Top health officials in the federal government recommended Wednesday that all Americans get a booster shot eight months after becoming fully vaccinated against COVID-19.
The new recommendation applies to those who got mRNA vaccines, including the vaccines manufactured by Pfizer and Moderna.
"The available data make very clear that protection against SARS-CoV-2 infection begins to decrease over time following the initial doses of vaccination, and in association with the dominance of the Delta variant, we are starting to see evidence of reduced protection against mild and moderate disease," top health officials said in a joint statement Wednesday. Based on our latest assessment, the current protection against severe disease, hospitalization, and death could diminish in the months ahead, especially among those who are at higher risk or were vaccinated during the earlier phases of the vaccination rollout. For that reason, we conclude that a booster shot will be needed to maximize vaccine-induced protection and prolong its durability."
The White House COVID-19 response team will discuss the new recommendations at an 11 a.m. press conference, and President Joe Biden will deliver remarks on the subject at 4:30 p.m. ET.
On Monday, The New York Times and The Washington Post were among the outlets that reported that the White House would soon recommend Americans seek out a booster shot eight months after being fully vaccinated against COVID-19.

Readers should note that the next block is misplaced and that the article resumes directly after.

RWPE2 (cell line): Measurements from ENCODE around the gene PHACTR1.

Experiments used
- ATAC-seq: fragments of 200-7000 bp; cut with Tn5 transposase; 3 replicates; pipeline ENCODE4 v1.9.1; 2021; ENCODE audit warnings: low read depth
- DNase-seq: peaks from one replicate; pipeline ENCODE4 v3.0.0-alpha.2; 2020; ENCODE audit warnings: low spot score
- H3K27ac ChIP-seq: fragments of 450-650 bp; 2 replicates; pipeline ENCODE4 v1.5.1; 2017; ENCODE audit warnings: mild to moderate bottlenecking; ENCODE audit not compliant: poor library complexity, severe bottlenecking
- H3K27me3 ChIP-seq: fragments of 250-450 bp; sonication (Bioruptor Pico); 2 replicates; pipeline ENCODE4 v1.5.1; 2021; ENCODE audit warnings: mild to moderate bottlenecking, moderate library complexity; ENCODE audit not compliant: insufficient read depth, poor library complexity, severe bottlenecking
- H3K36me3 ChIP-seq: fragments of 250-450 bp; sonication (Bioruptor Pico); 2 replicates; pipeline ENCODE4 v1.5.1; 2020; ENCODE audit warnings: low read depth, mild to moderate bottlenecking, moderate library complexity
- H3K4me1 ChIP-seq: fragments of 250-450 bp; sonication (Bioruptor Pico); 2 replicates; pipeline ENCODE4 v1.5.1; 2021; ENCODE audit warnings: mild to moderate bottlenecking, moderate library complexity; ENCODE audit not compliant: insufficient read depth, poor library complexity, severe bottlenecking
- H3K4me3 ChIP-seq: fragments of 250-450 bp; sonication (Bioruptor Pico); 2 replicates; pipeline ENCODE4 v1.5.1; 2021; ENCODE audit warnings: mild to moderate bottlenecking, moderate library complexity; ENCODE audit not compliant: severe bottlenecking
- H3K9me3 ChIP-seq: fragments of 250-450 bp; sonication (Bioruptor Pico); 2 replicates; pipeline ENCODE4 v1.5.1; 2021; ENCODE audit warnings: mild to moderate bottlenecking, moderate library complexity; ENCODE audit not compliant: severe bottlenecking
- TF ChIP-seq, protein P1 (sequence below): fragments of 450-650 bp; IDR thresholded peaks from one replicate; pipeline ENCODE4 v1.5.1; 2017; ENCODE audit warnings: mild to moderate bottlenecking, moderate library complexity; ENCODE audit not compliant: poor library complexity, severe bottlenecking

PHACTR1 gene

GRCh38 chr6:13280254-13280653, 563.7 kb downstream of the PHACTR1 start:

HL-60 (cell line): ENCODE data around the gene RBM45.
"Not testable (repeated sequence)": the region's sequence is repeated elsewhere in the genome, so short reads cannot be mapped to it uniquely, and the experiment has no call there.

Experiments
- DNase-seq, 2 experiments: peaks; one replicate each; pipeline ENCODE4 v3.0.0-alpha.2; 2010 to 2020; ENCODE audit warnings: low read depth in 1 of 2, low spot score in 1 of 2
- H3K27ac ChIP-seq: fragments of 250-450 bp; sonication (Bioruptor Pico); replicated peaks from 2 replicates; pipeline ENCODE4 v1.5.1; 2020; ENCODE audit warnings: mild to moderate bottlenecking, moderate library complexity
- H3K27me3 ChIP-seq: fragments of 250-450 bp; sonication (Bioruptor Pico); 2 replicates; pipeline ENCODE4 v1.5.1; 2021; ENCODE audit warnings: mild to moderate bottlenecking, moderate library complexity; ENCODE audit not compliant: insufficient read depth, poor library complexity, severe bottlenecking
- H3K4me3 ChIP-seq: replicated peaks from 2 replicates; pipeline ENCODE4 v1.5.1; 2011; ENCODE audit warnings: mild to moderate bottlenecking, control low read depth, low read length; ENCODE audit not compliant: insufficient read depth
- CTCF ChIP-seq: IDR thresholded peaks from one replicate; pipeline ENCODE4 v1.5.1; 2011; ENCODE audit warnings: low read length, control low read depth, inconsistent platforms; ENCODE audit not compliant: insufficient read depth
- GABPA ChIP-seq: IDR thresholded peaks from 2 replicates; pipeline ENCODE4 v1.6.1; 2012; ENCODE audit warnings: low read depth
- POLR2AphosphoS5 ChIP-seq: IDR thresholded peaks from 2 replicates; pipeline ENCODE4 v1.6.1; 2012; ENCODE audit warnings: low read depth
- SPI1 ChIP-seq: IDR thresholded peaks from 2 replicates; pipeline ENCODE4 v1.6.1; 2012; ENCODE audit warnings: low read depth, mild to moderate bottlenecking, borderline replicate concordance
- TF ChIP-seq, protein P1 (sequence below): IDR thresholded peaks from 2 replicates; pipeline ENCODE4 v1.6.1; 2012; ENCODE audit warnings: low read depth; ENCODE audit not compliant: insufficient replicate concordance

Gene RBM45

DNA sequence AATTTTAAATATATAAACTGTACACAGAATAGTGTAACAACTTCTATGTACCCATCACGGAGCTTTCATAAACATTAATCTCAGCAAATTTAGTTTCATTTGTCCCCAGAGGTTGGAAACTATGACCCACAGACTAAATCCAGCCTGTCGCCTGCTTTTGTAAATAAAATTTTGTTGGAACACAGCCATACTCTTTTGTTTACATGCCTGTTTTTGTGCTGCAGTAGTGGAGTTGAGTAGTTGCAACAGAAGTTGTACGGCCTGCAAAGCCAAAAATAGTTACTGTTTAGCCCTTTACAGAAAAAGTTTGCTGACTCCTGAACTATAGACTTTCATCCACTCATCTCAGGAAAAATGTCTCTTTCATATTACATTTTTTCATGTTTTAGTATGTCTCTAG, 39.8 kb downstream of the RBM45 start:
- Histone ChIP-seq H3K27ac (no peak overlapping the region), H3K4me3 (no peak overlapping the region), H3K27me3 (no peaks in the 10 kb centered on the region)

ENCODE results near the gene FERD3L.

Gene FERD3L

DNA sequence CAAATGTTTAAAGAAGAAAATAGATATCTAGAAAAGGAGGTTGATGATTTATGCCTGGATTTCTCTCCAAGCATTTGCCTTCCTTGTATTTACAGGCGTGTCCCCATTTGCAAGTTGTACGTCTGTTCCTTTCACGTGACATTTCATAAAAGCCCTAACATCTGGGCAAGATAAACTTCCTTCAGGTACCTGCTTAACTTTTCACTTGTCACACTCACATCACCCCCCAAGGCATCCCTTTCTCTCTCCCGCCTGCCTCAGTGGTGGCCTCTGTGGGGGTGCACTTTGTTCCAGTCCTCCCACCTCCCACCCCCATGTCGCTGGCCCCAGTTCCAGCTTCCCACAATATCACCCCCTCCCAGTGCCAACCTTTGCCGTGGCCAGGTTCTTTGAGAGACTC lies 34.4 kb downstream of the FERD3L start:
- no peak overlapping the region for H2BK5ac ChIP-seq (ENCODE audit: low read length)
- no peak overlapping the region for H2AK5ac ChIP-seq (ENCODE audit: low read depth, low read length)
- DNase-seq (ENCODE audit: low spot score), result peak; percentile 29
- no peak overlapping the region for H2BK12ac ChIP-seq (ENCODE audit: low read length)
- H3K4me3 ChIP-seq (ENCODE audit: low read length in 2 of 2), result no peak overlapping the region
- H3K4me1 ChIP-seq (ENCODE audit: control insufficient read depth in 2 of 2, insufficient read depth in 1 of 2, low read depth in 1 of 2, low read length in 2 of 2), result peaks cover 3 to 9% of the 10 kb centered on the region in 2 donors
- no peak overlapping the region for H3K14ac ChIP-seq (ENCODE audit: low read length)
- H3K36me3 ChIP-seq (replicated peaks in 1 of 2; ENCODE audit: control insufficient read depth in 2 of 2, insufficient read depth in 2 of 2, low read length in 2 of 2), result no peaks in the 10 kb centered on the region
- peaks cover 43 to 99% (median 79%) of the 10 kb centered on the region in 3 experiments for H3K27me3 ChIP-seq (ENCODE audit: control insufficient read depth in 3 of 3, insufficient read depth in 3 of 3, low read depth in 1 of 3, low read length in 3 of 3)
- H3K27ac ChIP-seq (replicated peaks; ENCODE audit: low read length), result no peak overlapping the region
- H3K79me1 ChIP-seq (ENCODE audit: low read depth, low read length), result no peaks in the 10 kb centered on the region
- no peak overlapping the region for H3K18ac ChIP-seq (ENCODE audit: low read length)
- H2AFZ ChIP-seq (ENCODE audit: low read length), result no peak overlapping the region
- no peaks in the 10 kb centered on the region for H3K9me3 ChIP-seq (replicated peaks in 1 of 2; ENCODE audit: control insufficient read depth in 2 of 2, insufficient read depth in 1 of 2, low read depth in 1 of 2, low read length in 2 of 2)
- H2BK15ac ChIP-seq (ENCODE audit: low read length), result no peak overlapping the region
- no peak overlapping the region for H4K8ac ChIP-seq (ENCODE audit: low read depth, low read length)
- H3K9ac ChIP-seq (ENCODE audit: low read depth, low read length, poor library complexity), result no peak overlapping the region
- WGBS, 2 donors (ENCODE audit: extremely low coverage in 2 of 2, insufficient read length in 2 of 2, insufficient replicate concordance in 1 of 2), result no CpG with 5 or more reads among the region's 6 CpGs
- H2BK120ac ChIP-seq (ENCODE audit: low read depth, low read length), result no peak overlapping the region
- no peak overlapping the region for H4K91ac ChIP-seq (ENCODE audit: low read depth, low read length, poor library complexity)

The reports indicated that the first booster shots would be administered in September and would be given to people in assisted living facilities and health care workers.
Studies from Israel — one of the first countries to administer COVID-19 vaccines widespread — have shown that protection offered by Pfizer's vaccine has waned in elderly people in the months after a second shot.
The briefings on Wednesday come as hospitalizations and deaths from the virus continue to rise throughout the U.S. Hospitals are filling up quickly with COVID-19 patients, particularly in areas with low rates of vaccination. The country is now seeing more than 500 COVID-19 deaths a day, the highest rate since May.
The current spike in cases is being driven by those who have not been vaccinated for the virus. Earlier this month, the CDC reported that 99.99% of people vaccinated had avoided a severe or deadly COVID-19 infection. In addition, White House officials reported last week that a handful of states with low vaccination rates represented half of the nation's new cases and hospitalizations in the last week, despite representing only about 25% of the country's population.